The Map Composer in Context

“The QGIS Map Composer is the layout or reporting component of QGIS. You might do your work on the canvas, but you show it off or publish it with the Composer.”

You can use the composer to make a once-off map or to design and manage multiple map designs by means of templates. While you do your map styling and labelling in the main QGIS environment, the canvas, it is in the Composer that you add the rest of the map elements, do the layout and add the finishing touches.

You try:

Goal: To produce a map with all the standard map elements.

  • Open a few Natural Earth layers from the ne.sqlite database and do some quick styling and labelling, or use a project from a previous worksheet.
  • Set your CRS to a projected CRS (maps must be projected!).
  • Create a new 'Print Composer' and give it a useful name
  • Look at the Composition settings and change your page settings if you like
  • Find and click the Add a New Map tool and click-drag a rectangle where you want your map to go.
  • Do the same for Image (once for a photo or logo and once for a North Arrow), Label (for your map title), Legend and Scale bar
  • After adding each element or while it is active (with white handles), look through its Item properties and experiment with changing them.
  • Move and resize the map elements to get a pleasing layout.
  • Use the Move item content tool and the Map's item properties Extents and Scale to set your map extent and scale just how you want it.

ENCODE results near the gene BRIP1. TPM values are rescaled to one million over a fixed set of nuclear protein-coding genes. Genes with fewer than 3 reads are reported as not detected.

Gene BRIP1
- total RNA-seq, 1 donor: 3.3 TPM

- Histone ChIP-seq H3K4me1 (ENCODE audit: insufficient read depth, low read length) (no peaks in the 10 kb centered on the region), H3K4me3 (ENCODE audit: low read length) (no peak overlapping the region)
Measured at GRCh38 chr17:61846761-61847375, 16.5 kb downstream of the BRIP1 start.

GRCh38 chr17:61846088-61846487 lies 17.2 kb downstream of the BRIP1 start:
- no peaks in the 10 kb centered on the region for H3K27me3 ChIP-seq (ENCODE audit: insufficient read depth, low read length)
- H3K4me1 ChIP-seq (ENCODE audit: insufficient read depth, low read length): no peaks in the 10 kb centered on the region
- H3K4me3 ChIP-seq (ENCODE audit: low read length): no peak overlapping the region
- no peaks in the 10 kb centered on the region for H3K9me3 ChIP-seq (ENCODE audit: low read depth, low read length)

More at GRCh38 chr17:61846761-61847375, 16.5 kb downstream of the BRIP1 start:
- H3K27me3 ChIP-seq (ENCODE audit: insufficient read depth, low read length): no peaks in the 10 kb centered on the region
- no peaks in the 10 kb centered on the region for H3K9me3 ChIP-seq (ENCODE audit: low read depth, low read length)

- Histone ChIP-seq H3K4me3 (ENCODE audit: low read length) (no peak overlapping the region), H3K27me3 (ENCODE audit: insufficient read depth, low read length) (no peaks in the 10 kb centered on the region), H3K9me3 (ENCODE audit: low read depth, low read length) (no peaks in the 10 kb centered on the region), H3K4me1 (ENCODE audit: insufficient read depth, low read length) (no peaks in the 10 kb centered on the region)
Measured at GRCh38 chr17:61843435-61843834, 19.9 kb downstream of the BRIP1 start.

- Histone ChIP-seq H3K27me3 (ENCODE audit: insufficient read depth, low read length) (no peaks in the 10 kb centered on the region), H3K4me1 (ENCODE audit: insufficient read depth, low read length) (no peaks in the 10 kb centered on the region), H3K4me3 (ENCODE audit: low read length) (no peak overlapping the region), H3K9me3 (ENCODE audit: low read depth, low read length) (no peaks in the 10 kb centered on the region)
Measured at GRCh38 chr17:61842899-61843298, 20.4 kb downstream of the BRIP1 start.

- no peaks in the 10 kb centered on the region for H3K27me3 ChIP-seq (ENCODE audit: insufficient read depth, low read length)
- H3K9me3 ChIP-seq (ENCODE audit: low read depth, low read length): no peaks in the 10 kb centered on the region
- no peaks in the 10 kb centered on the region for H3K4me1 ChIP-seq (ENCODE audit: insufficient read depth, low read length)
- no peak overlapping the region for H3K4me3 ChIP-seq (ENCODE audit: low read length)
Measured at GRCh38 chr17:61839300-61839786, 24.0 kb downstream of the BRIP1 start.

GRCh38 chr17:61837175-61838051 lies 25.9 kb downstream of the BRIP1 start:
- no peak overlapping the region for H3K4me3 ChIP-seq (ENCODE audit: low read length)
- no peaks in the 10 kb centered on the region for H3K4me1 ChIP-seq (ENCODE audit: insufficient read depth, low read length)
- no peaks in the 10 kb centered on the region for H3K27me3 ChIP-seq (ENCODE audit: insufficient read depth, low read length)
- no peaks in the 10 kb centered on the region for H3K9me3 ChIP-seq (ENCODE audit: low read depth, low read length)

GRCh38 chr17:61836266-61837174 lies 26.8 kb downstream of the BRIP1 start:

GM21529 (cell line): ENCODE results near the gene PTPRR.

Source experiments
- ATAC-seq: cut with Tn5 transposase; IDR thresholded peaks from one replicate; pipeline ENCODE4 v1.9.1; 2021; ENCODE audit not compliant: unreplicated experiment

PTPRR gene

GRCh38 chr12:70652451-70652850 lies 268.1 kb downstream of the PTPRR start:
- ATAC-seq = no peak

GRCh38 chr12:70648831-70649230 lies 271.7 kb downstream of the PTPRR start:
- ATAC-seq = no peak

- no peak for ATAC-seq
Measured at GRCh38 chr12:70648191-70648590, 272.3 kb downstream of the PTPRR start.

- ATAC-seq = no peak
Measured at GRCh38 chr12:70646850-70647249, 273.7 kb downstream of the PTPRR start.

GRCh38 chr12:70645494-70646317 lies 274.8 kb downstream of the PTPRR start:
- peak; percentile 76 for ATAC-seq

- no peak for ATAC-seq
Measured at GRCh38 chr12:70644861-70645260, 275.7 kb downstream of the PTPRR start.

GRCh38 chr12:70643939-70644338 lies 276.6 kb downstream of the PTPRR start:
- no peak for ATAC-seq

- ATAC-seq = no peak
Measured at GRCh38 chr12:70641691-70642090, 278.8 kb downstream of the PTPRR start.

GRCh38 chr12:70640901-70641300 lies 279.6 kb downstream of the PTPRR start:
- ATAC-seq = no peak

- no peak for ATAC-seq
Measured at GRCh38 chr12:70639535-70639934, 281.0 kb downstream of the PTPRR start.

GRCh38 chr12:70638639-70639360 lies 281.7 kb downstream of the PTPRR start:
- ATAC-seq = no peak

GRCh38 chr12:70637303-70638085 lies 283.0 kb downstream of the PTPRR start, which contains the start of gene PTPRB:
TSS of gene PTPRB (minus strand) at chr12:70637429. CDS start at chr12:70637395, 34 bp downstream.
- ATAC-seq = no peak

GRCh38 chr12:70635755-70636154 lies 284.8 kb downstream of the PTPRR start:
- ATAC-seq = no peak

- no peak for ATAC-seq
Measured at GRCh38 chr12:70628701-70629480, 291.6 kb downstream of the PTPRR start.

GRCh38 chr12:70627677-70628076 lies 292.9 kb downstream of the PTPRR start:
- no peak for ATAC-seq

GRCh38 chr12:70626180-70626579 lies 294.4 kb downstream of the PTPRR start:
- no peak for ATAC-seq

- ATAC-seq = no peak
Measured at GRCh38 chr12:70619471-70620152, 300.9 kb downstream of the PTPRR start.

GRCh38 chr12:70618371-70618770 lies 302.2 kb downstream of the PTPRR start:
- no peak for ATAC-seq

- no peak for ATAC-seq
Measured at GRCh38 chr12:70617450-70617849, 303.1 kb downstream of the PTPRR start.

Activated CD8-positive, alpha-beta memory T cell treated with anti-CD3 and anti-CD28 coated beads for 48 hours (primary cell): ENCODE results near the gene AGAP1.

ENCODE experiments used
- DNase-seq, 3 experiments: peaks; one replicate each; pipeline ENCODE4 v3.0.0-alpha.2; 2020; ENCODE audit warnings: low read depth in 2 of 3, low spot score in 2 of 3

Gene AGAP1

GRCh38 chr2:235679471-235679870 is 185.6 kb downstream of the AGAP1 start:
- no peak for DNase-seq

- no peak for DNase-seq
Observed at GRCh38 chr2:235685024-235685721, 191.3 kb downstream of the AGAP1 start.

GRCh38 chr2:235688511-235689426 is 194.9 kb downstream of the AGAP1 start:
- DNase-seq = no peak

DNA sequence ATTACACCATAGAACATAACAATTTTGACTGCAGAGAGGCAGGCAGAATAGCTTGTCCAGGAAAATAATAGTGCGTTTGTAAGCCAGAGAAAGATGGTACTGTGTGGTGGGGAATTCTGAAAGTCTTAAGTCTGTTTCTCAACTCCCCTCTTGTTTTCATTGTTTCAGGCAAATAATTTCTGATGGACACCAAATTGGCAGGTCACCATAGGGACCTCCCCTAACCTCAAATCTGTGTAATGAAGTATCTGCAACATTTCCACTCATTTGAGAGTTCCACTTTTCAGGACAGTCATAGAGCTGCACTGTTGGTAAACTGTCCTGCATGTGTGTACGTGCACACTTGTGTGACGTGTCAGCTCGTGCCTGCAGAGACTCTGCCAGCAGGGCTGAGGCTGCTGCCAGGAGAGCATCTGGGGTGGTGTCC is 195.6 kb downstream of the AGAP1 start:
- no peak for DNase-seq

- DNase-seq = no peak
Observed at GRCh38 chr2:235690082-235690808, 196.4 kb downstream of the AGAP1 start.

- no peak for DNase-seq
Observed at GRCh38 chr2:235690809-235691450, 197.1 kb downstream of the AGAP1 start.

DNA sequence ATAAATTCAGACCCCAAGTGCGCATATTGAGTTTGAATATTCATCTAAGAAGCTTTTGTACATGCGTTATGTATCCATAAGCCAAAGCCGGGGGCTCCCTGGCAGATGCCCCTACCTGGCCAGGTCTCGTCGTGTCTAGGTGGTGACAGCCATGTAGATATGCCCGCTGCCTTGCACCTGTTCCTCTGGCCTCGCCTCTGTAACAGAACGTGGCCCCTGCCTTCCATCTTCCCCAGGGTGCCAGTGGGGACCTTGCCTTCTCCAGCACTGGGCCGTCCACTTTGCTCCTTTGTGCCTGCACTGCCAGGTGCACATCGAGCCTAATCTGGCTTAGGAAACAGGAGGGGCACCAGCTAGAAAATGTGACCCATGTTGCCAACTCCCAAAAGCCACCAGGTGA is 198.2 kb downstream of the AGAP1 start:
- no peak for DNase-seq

• Add a long/lat graticule (aka Grid) to your map.

Name Expectation

CRS suggestions

Choose an appropriate CRS for the scale, shape and location of your map.

World map

54032

Local

The local UTM zone

Graticule CRS

4326

More about

We've just touched on the composer. Hopefully you found it easy to slap together a fairly good looking map or report. There's lots more to the composer that is covered in other worksheets. For example, you can add multiple maps to one layout and use some as overviews or popouts. Or you can create a series of maps automatically with the Atlas tool. Take time to explore and read about the functionality of the composer. Good cartography is a combination of what is in the map itself and how the map is presented in the final layout.

It takes a lot of effort to perfect a map layout. So, once you've done that back at work (or for yourself) then save the layout as a template that you can share and use in other projects, where all that changes is the map itself.

Check your knowledge:

  1. A ratio scale is a bad idea because:
    1. It's hard to understand a ratio
    2. If the map size changes (e.g. enlarged in a photocopier) the scale becomes invalid
    3. It's hard to get a ratio to a round number
  2. Why must the map be projected:
    1. The Earth is a globe and our map is flat
    2. Longitude and latitude are polar coordinates, so should not be plotted on a Cartesian plane
    3. Choosing the right projection helps convey the message of the map correctly
    4. So the scale can make sense
    5. All of the above
    6. None of the above